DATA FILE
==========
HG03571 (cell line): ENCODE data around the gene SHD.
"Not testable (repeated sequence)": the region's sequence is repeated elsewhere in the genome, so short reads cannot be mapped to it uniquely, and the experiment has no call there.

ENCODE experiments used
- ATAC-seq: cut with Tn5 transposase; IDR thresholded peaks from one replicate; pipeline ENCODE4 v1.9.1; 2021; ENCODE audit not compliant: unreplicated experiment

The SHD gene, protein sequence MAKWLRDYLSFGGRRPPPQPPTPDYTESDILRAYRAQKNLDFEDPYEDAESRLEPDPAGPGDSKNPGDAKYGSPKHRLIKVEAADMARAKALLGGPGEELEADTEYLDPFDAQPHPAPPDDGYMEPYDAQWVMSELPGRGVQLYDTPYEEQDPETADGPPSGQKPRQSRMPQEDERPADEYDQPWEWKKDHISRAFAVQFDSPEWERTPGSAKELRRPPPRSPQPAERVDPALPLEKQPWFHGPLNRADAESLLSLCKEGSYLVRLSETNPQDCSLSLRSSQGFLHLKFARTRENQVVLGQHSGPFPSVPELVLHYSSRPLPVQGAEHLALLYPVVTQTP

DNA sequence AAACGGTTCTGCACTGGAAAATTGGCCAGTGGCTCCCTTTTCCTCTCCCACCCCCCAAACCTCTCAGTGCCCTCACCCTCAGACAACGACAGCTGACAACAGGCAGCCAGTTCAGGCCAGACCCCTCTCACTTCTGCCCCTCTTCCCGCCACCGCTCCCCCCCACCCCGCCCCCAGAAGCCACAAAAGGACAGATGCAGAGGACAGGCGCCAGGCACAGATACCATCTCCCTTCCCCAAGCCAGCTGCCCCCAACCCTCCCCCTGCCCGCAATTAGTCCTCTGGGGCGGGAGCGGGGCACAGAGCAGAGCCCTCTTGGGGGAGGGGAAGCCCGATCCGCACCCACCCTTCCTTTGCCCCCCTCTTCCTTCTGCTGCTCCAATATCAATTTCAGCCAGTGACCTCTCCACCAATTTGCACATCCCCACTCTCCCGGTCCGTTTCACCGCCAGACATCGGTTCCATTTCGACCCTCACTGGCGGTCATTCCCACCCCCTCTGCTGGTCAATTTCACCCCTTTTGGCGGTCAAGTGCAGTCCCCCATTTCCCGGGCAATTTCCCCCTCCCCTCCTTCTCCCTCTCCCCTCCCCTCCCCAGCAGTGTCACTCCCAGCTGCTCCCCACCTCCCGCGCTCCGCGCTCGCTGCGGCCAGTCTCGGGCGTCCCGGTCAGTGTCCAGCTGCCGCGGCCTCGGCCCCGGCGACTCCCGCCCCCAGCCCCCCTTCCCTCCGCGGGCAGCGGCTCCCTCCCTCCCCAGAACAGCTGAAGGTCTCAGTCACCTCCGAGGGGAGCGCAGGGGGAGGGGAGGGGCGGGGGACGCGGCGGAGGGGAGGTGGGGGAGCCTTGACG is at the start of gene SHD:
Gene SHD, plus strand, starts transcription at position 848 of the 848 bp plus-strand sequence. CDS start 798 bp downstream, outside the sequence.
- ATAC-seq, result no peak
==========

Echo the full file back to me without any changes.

HG03571 (cell line): ENCODE data around the gene SHD.
"Not testable (repeated sequence)": the region's sequence is repeated elsewhere in the genome, so short reads cannot be mapped to it uniquely, and the experiment has no call there.

ENCODE experiments used
- ATAC-seq: cut with Tn5 transposase; IDR thresholded peaks from one replicate; pipeline ENCODE4 v1.9.1; 2021; ENCODE audit not compliant: unreplicated experiment

The SHD gene, protein sequence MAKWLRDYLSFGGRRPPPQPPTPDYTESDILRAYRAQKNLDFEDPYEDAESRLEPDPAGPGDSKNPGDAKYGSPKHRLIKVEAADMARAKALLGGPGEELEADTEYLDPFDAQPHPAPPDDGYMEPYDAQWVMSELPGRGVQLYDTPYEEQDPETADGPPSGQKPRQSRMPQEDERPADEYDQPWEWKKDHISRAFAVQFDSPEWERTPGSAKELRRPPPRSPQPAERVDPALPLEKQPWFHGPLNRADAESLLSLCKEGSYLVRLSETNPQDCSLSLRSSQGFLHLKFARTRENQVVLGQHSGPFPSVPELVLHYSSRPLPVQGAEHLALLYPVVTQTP

DNA sequence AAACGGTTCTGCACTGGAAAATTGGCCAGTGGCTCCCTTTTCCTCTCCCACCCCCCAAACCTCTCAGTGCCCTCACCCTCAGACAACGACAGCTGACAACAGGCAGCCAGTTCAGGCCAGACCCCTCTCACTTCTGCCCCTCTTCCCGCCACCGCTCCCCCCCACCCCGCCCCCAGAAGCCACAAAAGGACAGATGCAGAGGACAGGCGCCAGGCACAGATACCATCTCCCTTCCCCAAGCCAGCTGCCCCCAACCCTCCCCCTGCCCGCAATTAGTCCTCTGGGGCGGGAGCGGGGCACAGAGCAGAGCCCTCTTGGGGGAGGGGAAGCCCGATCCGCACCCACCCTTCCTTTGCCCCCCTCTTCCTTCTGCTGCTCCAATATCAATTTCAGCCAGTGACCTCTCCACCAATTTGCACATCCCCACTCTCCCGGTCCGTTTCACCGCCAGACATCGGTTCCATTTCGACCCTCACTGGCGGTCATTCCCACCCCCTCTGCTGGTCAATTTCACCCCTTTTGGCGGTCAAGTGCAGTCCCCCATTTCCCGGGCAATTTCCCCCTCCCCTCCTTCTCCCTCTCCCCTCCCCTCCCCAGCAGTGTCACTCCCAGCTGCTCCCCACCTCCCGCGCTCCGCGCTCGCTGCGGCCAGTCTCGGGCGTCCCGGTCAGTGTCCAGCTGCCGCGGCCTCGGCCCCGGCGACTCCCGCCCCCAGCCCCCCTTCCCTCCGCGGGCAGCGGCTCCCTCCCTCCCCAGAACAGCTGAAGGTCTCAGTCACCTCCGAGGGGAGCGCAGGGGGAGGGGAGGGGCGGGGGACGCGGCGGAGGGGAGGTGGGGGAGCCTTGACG is at the start of gene SHD:
Gene SHD, plus strand, starts transcription at position 848 of the 848 bp plus-strand sequence. CDS start 798 bp downstream, outside the sequence.
- ATAC-seq, result no peak